Hello! It’s a great list of spells from Roman antiquity.
I would not remark on this if you had not specified your interest in the fantasy of the Epic Age, but the “Greek Magical Papyri” are actually half Egyptian. That is, while classical scholars extract the Greek texts out of context and treat it as “Greek magic,” much of the contents are omitted, because they are in Egyptian. It is possible to get at the Egyptian material, which is similar. You can read about these papyri here (if you have access to this site), but let it suffice to quote the author, a world expert on these texts. He regards these papyri
as manifestations of Greco-Egyptian private ritual, a highly eclectic form of ritual and scribal practice that emerged first in the cosmopolitan cities of late Ptolemaic Egypt. Whoever composed, copied, and used these ritual texts, they coined a new verbal and visual idiom of ritual power by adapting freely from Egyptian, Greek, and Jewish rituals, texts, and authoritative traditions.
At the same time, there are (scanty) examples of similar spells from throughout the Roman Empire. (The Egyptian climate kept these papyri intact, unlike other regions.) Basically, though, these papyri are more about Egyptian private religion of the late Ptolemaic period than “ancient Greek magic.”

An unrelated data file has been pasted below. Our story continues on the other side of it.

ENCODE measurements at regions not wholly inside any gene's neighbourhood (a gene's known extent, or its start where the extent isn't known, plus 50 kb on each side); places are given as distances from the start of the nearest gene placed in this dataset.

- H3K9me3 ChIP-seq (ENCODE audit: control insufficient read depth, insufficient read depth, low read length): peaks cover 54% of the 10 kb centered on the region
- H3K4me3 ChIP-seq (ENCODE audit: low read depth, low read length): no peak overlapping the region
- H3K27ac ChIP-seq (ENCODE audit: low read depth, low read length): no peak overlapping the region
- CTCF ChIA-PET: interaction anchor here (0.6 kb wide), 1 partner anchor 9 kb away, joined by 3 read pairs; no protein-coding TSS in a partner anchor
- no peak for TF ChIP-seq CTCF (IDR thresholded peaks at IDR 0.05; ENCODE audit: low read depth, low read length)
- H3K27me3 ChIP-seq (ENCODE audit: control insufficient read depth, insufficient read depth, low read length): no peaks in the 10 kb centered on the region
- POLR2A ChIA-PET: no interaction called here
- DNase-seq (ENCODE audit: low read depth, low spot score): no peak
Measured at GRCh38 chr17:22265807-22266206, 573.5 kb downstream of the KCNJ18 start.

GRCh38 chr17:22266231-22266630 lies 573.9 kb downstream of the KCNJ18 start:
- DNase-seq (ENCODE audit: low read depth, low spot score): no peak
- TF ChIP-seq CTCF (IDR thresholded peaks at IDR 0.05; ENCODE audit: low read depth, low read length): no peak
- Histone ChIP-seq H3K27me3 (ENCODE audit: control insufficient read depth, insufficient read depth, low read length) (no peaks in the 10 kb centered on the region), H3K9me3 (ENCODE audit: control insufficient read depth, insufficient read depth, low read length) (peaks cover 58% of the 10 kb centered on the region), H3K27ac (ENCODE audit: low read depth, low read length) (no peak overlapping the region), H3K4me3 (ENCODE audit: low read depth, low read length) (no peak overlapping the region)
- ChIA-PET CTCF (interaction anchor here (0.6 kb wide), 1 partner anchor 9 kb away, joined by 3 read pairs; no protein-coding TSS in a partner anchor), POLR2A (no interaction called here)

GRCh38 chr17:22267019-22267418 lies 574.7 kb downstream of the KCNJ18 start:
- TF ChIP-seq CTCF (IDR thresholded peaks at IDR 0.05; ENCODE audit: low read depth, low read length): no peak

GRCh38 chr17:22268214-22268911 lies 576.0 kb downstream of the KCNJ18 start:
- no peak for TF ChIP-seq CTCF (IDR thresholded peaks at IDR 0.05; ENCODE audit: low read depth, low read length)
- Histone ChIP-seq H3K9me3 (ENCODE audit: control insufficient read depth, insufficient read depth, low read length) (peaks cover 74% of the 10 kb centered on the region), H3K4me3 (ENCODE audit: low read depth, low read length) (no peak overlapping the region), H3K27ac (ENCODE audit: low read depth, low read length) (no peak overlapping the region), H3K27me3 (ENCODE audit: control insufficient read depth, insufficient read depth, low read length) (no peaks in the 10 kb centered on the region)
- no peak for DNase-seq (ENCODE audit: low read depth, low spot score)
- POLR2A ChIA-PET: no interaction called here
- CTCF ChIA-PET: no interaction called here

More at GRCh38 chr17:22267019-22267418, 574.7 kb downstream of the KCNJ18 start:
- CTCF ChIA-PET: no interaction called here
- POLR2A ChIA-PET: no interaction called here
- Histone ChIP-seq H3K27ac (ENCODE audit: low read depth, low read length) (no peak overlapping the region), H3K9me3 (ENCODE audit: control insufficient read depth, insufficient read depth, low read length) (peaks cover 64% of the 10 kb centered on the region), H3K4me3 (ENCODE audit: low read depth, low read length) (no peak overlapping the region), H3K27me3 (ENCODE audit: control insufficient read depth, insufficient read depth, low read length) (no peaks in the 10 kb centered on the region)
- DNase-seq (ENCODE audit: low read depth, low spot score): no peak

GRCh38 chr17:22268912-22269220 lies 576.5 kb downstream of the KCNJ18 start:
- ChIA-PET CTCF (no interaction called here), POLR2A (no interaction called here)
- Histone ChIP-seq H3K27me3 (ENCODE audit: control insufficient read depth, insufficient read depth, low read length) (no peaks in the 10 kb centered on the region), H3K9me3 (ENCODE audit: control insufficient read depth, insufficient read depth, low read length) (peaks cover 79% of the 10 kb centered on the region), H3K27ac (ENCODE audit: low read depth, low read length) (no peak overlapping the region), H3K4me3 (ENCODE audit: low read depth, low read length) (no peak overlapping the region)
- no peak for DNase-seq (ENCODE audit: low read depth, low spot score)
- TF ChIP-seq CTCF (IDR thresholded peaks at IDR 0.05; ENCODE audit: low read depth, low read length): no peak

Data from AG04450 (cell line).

But nothing need be lost. I see two constructive responses to this, so that people shouldn’t tell you not to use it.
One is just to shrug and say that it’s fun and cool and you aren’t really aiming at a specific age of ancient Greek fantasy. That is perfectly acceptable, because it’s your world and your game.
Another is to embrace the Egyptian heritage of these rituals. What if this kind of magic came from Egypt, in your fantasy setting? The fantasy of pharaonic Egypt evokes imaginative responses just as does the mythos of Homer, and the two could exist in the same world. A hero can have sojourned in Egypt, or be of Egyptian origin, in order to have acquired this magic.